After that, I have to re-start my creative engine with more rituals like checking Tom and Lorenzo for fashion advice and reading everything on the internet about last night’s episode of The Bachelor. Finally, I open my document and by this time...the dogs need to go out again!
I wish I were making this up.
This routine goes on until mid-afternoon when I finish lunch and my "lunch dessert" (Ghirardelli dark chocolate with salted caramel) and I ...panic. It's almost two and I haven't written a word!!! Must tweet about that. And check Facebook. And the blogs. And...
No, really, I write. In fact, this is my peak hour of the day! I plow through a scene, getting about ten pages written before my daughter comes home from school. She is, I'm happy to say, a lovely "afternoon person" and she usually wants to tell me every single thing that went on in tenth grade today in great detail. If you don't have experience with fifteen year old girls, let me tell you, this detail can be excruciating. Nothing is not important -- we generally go through all seven classes, and I hear who said what to whom about what and all the aftermath. I get a homework report, a BFF report, a GBF report, highlights from the cafeteria, a rundown on what key people wore, said, drove, or did. And, of course, an update on the Cute Guy du jour. There is no drama like teen drama.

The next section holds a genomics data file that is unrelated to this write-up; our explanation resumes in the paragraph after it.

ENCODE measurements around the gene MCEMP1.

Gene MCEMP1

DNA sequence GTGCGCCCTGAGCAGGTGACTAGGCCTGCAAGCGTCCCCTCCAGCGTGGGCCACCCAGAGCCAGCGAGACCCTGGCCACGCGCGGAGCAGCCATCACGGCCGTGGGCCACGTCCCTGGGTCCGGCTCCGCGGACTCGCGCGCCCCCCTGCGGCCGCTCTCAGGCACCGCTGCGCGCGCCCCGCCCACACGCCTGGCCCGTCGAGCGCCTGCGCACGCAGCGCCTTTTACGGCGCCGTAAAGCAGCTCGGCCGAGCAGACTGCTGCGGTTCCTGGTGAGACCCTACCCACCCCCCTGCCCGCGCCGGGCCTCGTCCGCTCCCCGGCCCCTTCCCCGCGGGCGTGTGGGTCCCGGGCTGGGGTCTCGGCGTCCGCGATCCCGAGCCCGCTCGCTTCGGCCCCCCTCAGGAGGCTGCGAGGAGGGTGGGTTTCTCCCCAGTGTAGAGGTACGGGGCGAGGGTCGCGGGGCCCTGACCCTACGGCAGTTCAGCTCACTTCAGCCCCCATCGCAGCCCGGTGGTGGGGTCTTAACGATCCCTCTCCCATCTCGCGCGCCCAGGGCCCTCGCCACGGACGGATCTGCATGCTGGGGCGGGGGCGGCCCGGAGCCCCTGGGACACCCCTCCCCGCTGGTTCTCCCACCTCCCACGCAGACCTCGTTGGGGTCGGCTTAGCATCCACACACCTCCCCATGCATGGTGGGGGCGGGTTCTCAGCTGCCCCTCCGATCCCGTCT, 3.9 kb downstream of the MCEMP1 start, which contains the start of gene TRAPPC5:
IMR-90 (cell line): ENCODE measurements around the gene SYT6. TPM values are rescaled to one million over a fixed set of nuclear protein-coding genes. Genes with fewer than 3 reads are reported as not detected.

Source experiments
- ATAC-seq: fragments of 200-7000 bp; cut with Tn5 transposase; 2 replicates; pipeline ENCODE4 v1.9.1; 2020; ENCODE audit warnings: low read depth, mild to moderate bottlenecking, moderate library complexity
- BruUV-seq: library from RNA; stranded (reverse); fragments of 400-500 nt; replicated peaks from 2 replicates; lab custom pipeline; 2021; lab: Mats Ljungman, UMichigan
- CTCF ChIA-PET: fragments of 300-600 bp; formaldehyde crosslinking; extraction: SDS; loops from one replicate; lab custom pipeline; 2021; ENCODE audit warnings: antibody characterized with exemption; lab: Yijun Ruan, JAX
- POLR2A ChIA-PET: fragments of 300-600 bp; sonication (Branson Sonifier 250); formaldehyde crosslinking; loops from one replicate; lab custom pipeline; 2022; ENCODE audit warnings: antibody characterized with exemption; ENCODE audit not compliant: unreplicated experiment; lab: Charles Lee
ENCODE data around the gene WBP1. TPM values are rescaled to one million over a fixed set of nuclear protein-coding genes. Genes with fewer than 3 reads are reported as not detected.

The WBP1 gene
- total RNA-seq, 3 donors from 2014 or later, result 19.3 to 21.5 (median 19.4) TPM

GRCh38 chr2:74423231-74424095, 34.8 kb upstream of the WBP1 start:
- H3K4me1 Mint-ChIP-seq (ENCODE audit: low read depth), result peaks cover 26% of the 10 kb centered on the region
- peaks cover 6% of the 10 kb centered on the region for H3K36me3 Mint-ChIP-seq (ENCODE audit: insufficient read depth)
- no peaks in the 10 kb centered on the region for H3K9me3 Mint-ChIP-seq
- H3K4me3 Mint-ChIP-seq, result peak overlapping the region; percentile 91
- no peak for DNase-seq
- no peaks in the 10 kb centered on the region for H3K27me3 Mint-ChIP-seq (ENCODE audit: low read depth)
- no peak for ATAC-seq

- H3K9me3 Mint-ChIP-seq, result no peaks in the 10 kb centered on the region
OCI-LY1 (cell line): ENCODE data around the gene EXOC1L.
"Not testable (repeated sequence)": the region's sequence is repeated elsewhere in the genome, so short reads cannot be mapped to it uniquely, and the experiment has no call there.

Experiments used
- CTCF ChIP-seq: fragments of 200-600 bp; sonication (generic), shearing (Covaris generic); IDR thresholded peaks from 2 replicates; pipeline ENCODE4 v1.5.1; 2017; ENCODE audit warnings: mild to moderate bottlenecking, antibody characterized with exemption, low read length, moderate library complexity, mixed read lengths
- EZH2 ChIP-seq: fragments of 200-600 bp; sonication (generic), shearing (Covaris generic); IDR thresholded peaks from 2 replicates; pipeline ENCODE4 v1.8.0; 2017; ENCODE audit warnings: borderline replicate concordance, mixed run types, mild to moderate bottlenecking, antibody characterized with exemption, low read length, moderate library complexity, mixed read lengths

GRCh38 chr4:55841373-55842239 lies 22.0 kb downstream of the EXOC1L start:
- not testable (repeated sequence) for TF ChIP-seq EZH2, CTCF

After our chat, I go back to my manuscript and then...why, it's time for the late afternoon dog walk! After that, I burn through another five pages or so, finish a chapter if I can, then...it's cocktail hour, usually on the patio, poolside, with my husband. (Favorite hour of the day!!) Dinner is always made by my husband, per the final stipulation in our marriage contract, and then I share an evening with the family, unless I'm on deadline and must write until I can't see straight.
Before I go to bed...I take the dogs out and we ALL go to bed all happy and snug and ready to do it all again!
When running is all you've ever known . . .
Caught between fight and flight, Zoe Tamarin has always picked flight. Since she was rescued from a nightmare childhood by her great-aunt Pasha, they've been on the move, never staying in one place long enough to risk exposing their precarious past. But now that they've reached the sun-baked shores of Barefoot Bay, Zoe may have to stay and fight--for her aunt's life . . . and for a love she ran from years before.
Sometimes the bravest act of all is to stand still.
Oliver Bradbury came to Florida to start over, as both a doctor and a father to his eight-year-old son. He never expected life to hand him a second chance with the woman he lost years ago--but one look at Zoe Tamarin and he knows he'll do whatever it takes to prove that this time, he can be the man she needs. But when demands of family and friendship threaten to shatter their rekindled passion, Oliver must heal Zoe's lifelong wounds with more than hot kisses . . . but will that be enough to keep her from flying off with his heart?